The same thing happens with Korean Park Chan-wook (Decision to Leave), the Italian Mario Martone (Nostalgia) and French Arnaud Desplechin (Sibling). All of them were before in Cannes disputing the Palme d’Or with more valuable films, particularly Desplechin, who has been bustling the Croisette almost film by film since The Sentinel (1992), and that gives the impression of needing a break. With Broker (Drug dealer), the Japanese Kore-eda Hirokazualso takes a step back from a family affairthe film with which he won the 2018 Palme d’Or. Made entirely in Korea and with a cast headed by Song Kang Ho (the iconic protagonist of The Host y Parasite, now winner of the award for best actor for Broker)this new incursion of the Japanese director outside his country (the previous one had been the French production The truthstarring Catherine Deneuve and Juliette Binoche) reformulates the topics of his previous work, essentially the formation of a surrogate family instead of a blood family, but he does so not without some calculation, appealing to a sentimentality to which he did not usually condescend.
Likewise, the most resounding misstep in the official competition was that of the French director Claire Denniswith what is certainly his only completely unsuccessful film of an otherwise exemplary career: Stars at Noon. Set in a Nicaragua that seems like a poor reconstruction of what Hollywood understands Latin America to be, Denis’s film – the second he shoots in English after High Life (2018)- he doesn’t know what he wants to tell, a Graham Greene-style espionage movie or a desperate love story of a couple (British Joe Alwyn, American Margaret Qualley) who don’t even give the impression that they are amen.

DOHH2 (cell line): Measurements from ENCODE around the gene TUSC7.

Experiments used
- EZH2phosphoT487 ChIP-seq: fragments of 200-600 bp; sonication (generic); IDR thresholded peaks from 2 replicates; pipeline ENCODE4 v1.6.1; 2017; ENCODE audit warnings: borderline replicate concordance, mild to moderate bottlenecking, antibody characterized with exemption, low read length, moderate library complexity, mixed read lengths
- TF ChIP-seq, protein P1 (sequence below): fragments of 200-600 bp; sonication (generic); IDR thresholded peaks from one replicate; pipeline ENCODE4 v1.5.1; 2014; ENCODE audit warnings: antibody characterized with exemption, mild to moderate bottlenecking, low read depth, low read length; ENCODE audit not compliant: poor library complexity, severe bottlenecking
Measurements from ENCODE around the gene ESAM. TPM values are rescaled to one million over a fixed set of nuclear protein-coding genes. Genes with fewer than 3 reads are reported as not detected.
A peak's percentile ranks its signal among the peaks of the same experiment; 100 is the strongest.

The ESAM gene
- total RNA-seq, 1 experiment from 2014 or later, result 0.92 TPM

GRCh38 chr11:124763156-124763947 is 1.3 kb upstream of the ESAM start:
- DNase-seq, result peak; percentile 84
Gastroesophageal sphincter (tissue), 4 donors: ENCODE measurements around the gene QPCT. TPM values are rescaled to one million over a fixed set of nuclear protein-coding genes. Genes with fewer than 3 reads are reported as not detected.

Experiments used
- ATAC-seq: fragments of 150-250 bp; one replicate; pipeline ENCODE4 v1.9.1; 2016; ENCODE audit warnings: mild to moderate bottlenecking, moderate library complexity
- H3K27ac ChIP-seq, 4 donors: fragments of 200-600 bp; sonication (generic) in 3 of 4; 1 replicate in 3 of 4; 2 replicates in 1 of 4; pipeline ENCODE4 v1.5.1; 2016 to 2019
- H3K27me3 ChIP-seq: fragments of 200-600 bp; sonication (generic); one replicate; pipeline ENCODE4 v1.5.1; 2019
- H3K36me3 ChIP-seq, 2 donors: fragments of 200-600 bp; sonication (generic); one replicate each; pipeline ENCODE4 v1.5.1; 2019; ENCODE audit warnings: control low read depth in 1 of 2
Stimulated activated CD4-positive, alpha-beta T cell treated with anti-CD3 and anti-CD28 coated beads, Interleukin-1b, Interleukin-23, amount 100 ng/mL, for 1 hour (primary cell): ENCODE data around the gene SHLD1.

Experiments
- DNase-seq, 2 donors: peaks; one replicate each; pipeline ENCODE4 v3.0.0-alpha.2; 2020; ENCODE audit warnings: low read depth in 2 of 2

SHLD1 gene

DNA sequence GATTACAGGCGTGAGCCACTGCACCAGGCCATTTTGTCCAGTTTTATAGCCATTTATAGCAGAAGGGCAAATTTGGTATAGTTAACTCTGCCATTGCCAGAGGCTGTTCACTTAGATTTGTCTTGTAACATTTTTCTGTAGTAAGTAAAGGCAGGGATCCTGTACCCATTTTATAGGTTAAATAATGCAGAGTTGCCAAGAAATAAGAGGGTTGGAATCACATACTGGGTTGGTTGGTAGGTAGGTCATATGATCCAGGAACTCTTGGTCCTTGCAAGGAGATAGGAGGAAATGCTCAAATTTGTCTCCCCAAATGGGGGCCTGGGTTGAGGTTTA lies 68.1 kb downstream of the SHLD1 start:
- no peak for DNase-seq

The Catalan excursion Albert Serra to French Polynesia, with Pacifiction, is much more successful, with an atmosphere of decadence embodied in that representative of the French government (Benoît Magimel) who tries to maintain the status quo of the colonial enclave while investigating with concern the suspicion of a new, possible nuclear test in an atoll near. In the deliberate drift to which he abandons his character, Serra reveals, however, a certain laziness that was not the case in his two stupendous, extremely rigorous previous films at Cannes, The death of Louis XIV (2016) y Freedomwinner of a special jury prize in the Un Certain Regard 2019 section.
Perhaps the highest point of the official selection was in the new Cannes Premiere section, thanks to Night exterior, a miniseries produced for RAI and inspired by the kidnapping and murder of the legendary Christian Democracy leader Aldo Moro. The veteran’s new creation Marco Bellocchio (82 years) is nothing more than a six-hour film, such is its dramatic and political complexity, at the opposite of the lightness that platforms usually demand. And to which she surrendered, it must be said, Frenchman Olivier Assayas with his HBO version of Irma Vep –also at Cannes Premiere- luck of recycling in miniseries format of his famous 1996 film.
The Directors’ Fortnightan unofficial parallel section, also had moments of great cinema with L’envol (The Flight)a French production directed by the Neapolitan Pietro Marcello, A nice morningby the French Mia Hansen-Love (who could well have been in the Official Competition) and Pamfirnotable feature debut by Ukrainian Dmytro Sukholytkyy-Sobchuk, a name that will have to be learned to spell, because he seems like a director who has a great future ahead of him.
The main prizes
- Palme d’Or for the best film: Triangle of Sadness (Sweden) by Ruben Östlund
- Shared Grand Jury Prize: Close (Belgium), by Lucas Dhont, y Stars At Noon (France), by Claire Denis
- Best Direction: Park Chan-wook for Decision To Leave (South Korea)
- Special 75th anniversary edition prize: Tori and Lokita (Belgica), by Luc and Jean Pierre Dardenne.
- Best Actor: Song Kang Ho for Broker (South Korea)
- Best Actress: Tsar Amir Ebrahimi for Holy Spider (Iran/Denmark)
- Shared Jury Prize: Eo (Polonia), de Jerzy Skolimowski y The eight mountains (Italia/Belgica), the Felix van Groeningen y Charlotte Vandermeersch
- Best Screenplay: Tarik Saleh for Boy From Heaven (Egypt/Sweden)
- Golden Camera for the best debut film: War Pony (EE.UU.), de Riley Keough y Gina Gammell.